Swansea CityEdit

 
Potter as manager of Swansea City in 2018.

Potter was appointed manager of newly relegated Championship club Swansea City on 11 June 2018 on a three-year contract.[29] He was joined by assistant manager Billy Reid and recruitment analyst Kyle Macaulay.[29] On his appointment, Potter said "This is a Premier League club from the last seven years and it wants to try to get back, but get back in a way that there is an identity and an understanding of what they want to be on the pitch. That was the interesting thing for me – the chance to build something".[30]

Potter won his first match as Swansea boss with a 2–1 victory over Sheffield United, with goals from striker Oli McBurnie and former Liverpool youngster Yan Dhanda.[31] His first game at Swansea's Liberty Stadium was a 1–0 win against Preston North End.[32] In his first season at the club, Swansea reached the quarter-finals of the 2018–19 FA Cup, where they hosted Manchester City. They led the Premier League champions 2–0 after 30 minutes, but three goals in the last 20 minutes, one from Bernardo Silva, an own goal from Kristoffer Nordfeldt and a late winner from Sergio Agüero defeated Potter's side.[33] They finished 10th in the league, after a strong end-of-season run gave Swansea a slim chance of making the play-offs going into the last three matches of the season.[34][35]

After Chris Hughton was dismissed as Brighton & Hove Albion manager at the end of the 2018–19 season, Brighton made an approach for Potter to become their new manager, which Swansea initially rejected.[36] Swansea offered Potter a new contract to remain at the club, which would have made him one of the Championship's highest earning managers.[37] However, the club eventually granted permission for Potter to begin talks with Brighton, who would reportedly pay Swansea about £3m in compensation for Potter and his backroom staff.[38]

Brighton & Hove AlbionEdit

2019–20 seasonEdit

Potter was appointed head coach of Premier League club Brighton & Hove Albion on 20 May 2019, signing a four-year contract.[39][40] He won his first match 3–0 away to Watford, in what was also his Premier League debut.[41] His first home game on 17 August was a 1–1 draw with West Ham United.[42] Potter's first defeat in the league was a week later at Falmer Stadium, 2–0 to South Coast neighbours Southampton.[43]

In the first game back after the COVID-19 league suspension, Brighton achieved their first league double over Arsenal following a 2–1 home victory on 20 June, having also won 2–1 in the reverse fixture earlier in the season.[44][45] His first season saw the club recording their highest points and goals in the Premier League, collecting 41 points and scoring 39, while finishing in 15th (their joint highest finish with the 2017–18 season) after a 2–1 win over Burnley in the last game of the season.[46]

2020–21 seasonEdit

Brighton lost 3–1 at home to Chelsea in their opening game of the 2020–21 season.[47] They won their first league match of the season in their second game, beating Newcastle away 3–0.[48] Brighton lost 3–2 at home to Manchester United on 26 September; this was Potter's 100th defeat as a manager.[49]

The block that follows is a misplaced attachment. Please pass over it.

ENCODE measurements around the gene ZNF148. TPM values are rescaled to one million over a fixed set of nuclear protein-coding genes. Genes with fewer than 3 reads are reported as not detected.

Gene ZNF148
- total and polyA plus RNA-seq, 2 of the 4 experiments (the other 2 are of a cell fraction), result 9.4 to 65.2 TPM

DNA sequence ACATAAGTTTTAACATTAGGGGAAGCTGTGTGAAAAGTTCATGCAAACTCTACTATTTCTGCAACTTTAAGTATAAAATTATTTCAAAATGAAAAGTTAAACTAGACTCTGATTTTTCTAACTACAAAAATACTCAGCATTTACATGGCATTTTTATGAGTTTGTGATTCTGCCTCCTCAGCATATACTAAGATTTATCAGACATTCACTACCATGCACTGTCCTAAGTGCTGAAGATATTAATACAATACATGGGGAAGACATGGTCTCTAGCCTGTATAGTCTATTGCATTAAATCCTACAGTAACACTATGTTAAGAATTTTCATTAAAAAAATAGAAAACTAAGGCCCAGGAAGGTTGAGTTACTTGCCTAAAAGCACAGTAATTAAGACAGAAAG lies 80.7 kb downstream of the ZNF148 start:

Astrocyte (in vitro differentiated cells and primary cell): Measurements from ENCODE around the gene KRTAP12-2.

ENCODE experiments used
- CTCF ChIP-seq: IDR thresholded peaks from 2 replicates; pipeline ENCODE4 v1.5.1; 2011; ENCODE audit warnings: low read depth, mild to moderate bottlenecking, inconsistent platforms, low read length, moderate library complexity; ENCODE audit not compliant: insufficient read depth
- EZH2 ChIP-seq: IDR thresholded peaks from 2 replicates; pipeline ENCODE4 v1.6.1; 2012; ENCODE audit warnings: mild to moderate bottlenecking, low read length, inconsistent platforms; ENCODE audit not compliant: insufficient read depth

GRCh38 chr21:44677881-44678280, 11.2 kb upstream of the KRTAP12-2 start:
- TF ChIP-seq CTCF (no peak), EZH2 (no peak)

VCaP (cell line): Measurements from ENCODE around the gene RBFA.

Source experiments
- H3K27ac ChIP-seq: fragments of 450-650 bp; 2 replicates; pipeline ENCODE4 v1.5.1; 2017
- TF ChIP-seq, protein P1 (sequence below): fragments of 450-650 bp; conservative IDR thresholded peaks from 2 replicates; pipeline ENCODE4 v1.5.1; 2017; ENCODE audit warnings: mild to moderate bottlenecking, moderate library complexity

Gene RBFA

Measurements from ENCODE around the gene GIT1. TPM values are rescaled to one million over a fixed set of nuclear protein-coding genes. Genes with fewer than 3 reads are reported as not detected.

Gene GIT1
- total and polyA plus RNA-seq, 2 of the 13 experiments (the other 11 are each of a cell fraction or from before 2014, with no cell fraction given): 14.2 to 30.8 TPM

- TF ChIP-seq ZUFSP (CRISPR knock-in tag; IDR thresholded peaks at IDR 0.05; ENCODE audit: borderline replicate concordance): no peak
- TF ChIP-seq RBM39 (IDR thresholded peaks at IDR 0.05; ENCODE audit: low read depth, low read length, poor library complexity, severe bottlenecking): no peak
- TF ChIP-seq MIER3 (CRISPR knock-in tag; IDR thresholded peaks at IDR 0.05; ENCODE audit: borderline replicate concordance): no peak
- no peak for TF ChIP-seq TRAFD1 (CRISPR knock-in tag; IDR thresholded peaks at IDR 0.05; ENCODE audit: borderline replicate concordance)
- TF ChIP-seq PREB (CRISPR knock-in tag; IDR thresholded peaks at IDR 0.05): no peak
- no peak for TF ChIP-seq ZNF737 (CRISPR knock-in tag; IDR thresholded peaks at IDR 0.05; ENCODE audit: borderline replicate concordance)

On 31 January 2021, Brighton beat Tottenham 1–0, their first league win at home since the victory over Arsenal on 20 June 2020.[50][44] Three days later, Potter led Brighton to beat defending champions Liverpool 1–0 at Anfield for the first time in their history – it was also Brighton’s first league win at Liverpool since 1982.[51] On 18 May, Brighton came from 2–0 down to defeat champions Manchester City 3–2 for their first league victory over the Sky Blues since 1989.[52]

Potter's second year in charge of Brighton finished with a record-equalling points tally of 41 points, which they also achieved the season before. However, they finished in 16th, a place below the previous season. Brighton scored 40 goals in the Premier League, conceding 46, with a minus 6 goal difference and keeping 12 clean sheets, all being new club record statistics for Brighton in the Premier League.[53]

2021–22 seasonEdit

 
Potter as manager of Brighton & Hove Albion in 2022.

In Potter’s third season, Brighton came from behind to beat Burnley 2–1 at Turf Moor in the opening game of the season on 14 August.[54][55] Potter's 100th game as Brighton manager – and 400th overall – came on 20 November, a 2–0 away defeat at Aston Villa.[56] On 21 January 2022, it was announced that Potter had tested positive for COVID-19; first team coach Björn Hamberg instead took charge of Brighton’s game against Leicester City, a 1–1 away draw.[57][58]

Potter's 100th Premier League match came on 15 February, a 2–0 away loss at Manchester United, ending Brighton's record-breaking unbeaten league run of seven games.[59][60] He guided Brighton to their best ever points tally after a 3–0 away victory over Wolverhampton Wanderers on 30 April, with Brighton up to 44 points and sitting ninth in the league.[61] A week later, Potter's Brighton beat Manchester United at the AMEX 4–0; the victory became Brighton's biggest top flight result.[62]

Brighton achieved their highest top flight finish after beating West Ham United 3–1 on the last game of the season, ending the campaign in ninth place with their highest Premier League goal tally of 42 and reaching 51 points, 10 points higher than their previous record of 41.[63]

2022–23 seasonEdit